As the summer months approach, thousands of young Jews from more than 60 countries prepare to participate in the Taglit-Birthright program. Since 1999, Birthright has brought 340,000 young Jews to Israel on free ten-day trips. In the midst of the fervor to sign up for this bi-annual program, we have launched the website Renounce Birthright (renouncebirthright.org) with the aim of providing a space for potential participants to engage with critiques of Birthright and of Zionism.
We are non-Israeli Jews who oppose the program because it promotes and supports Israel’s ongoing colonialism and apartheid policies, and marginalizes Jewish experiences in the diaspora. We are calling for the end of the Birthright program, and encourage individuals to boycott the trips.
Birthright was created in response to concerns over increasing rates of intermarriage, the perceived “crisis of continuity” and the weakening of Jewish communal ties. Over the course of the last decade, the program has worked to create and maintain commitment to Zionism and Israel on the part of non-Israeli Jews.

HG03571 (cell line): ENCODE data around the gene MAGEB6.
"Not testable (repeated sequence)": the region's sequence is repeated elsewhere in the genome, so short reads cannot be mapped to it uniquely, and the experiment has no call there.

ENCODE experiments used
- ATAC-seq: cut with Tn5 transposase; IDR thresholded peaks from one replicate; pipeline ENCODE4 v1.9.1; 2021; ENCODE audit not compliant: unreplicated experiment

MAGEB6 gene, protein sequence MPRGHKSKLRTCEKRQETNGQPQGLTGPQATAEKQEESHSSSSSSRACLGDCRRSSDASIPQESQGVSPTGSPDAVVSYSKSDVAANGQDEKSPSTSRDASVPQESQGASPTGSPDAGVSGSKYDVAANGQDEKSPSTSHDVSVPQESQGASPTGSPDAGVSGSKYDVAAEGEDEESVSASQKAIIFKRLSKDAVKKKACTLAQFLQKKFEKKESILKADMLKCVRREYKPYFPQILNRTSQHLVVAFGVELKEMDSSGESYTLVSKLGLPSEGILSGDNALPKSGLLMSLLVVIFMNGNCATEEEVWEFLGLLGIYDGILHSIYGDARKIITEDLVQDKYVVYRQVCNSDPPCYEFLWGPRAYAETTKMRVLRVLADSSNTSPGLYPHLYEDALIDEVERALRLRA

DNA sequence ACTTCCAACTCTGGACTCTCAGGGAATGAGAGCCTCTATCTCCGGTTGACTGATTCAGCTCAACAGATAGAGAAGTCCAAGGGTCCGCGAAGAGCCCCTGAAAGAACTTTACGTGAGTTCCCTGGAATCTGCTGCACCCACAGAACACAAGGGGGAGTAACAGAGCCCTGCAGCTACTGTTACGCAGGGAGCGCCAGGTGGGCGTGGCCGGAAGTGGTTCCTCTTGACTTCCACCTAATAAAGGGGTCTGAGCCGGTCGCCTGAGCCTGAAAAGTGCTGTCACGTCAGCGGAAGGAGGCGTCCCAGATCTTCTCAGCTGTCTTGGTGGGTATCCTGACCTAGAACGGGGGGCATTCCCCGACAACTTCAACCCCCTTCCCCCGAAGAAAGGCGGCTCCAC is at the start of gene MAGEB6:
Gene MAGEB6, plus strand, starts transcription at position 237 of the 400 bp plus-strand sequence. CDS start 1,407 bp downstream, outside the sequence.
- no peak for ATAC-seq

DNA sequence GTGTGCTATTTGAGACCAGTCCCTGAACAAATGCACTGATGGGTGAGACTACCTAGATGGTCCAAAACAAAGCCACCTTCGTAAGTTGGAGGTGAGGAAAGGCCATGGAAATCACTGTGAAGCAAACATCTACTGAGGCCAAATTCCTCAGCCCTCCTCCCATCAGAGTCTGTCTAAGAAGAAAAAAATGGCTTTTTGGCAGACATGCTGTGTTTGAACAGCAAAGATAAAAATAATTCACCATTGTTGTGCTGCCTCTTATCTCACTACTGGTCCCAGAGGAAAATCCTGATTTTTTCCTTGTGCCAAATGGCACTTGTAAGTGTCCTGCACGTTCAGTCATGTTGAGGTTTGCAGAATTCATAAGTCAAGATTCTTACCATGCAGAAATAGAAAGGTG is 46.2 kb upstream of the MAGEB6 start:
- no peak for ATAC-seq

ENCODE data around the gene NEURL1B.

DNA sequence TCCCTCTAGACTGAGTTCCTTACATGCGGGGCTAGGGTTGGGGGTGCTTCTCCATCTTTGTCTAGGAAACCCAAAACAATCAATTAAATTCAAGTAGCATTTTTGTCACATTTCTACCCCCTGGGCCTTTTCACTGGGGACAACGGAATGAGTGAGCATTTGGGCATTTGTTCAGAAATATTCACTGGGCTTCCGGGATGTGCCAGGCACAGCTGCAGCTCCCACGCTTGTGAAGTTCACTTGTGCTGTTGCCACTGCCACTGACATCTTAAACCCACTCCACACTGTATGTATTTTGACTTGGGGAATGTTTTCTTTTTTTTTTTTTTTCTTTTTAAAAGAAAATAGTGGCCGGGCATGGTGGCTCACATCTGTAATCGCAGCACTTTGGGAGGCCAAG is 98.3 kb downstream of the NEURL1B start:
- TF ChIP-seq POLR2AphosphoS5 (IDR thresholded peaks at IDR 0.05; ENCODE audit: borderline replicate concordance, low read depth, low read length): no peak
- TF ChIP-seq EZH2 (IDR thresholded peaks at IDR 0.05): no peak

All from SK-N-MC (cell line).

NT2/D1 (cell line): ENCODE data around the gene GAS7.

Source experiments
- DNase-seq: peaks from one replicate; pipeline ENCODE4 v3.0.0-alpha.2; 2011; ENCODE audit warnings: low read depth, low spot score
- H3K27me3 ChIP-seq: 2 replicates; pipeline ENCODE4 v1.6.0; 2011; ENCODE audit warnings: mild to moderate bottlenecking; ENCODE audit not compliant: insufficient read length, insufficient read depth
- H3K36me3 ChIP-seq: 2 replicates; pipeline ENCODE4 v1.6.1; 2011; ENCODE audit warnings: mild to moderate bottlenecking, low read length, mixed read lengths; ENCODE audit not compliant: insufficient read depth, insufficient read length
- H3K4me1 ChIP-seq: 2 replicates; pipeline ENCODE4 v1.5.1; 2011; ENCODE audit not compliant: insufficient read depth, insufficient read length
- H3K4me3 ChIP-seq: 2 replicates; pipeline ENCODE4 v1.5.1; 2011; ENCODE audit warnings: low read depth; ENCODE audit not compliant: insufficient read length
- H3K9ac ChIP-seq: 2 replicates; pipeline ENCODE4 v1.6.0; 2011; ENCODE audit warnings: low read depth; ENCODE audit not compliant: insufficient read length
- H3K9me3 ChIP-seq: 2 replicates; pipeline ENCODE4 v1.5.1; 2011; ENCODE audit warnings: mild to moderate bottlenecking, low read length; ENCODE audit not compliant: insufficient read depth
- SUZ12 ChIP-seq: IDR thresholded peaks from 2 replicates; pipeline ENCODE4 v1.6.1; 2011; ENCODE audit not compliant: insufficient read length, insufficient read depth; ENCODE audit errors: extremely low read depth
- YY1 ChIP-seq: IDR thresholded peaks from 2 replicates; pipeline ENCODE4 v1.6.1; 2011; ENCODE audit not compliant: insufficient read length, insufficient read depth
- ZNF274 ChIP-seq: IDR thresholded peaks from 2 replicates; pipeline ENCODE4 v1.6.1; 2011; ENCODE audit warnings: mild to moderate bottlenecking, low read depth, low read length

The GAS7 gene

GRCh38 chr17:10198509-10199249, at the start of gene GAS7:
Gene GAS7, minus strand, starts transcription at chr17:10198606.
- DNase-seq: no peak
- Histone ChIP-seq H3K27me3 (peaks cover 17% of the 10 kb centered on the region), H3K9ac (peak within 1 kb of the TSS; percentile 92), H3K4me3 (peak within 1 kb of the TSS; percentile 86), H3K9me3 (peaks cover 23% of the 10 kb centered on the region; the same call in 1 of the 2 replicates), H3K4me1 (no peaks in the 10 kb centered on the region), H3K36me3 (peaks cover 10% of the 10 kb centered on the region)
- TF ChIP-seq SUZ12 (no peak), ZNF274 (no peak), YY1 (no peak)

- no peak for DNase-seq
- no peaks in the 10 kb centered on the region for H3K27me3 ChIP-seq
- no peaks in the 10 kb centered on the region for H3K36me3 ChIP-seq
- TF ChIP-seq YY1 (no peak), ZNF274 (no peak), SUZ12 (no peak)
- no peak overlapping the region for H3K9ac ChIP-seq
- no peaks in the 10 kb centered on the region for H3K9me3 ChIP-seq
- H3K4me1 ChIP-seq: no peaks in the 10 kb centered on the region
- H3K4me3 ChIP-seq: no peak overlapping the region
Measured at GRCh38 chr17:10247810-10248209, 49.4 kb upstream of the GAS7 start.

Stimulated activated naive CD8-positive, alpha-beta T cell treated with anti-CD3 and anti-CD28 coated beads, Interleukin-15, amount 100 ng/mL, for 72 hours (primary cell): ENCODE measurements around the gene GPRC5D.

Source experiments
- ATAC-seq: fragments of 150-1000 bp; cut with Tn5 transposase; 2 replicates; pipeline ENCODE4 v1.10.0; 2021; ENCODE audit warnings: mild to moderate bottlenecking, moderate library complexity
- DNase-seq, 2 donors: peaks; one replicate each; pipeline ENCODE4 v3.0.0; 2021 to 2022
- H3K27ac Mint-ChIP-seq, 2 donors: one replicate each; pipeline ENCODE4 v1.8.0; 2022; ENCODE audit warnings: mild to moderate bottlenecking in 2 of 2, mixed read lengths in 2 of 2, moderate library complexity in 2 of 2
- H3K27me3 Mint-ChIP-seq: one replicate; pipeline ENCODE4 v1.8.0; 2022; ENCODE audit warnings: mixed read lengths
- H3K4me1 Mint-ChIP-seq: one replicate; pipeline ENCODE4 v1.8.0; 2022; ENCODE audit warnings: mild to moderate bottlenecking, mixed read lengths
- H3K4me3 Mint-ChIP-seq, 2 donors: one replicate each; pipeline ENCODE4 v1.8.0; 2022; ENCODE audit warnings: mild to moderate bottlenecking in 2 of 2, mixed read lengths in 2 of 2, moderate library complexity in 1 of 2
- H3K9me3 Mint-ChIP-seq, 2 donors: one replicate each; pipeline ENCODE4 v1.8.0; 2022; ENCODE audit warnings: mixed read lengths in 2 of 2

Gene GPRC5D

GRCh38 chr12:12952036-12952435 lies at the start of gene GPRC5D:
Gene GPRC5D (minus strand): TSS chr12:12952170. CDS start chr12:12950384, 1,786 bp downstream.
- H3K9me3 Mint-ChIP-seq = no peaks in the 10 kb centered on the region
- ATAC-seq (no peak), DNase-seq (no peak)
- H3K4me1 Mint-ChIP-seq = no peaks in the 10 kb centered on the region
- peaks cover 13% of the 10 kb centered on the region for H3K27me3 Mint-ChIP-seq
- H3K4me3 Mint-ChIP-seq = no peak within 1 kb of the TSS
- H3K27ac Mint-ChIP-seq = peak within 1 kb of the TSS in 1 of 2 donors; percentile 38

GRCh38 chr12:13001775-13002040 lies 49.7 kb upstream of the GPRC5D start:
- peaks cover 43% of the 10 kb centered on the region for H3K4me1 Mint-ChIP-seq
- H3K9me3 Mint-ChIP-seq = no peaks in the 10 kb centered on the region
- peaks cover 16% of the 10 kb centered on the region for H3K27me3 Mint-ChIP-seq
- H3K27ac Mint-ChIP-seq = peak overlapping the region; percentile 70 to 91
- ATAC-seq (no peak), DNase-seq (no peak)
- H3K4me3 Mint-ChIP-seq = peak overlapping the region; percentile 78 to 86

Birthright’s mission, according to the organization, is to “diminish the growing division between Israel and Jewish communities around the world; strengthen the sense of solidarity among world Jewry; and strengthen participants’ personal Jewish identity and connection to the Jewish people.”
The idea of strengthening “solidarity among world Jewry,” “personal Jewish identity,” and Israel’s “connection to the Jewish people” through trips to Israel is based on a conflation of Judaism with Zionism. Judaism is a religion. Political Zionism is a movement based on the belief that Jews have a right to settle in modern-day Israel, to the exclusion of the indigenous Palestinians.
The term “Birthright” itself is telling. Like its American counterpart, the ideology of manifest destiny, it operates under the premise that all Jewish people have an exclusive “right” to Palestinian land. In both the American and Israeli contexts, the only way to secure that “right” is through violence, land theft and displacement.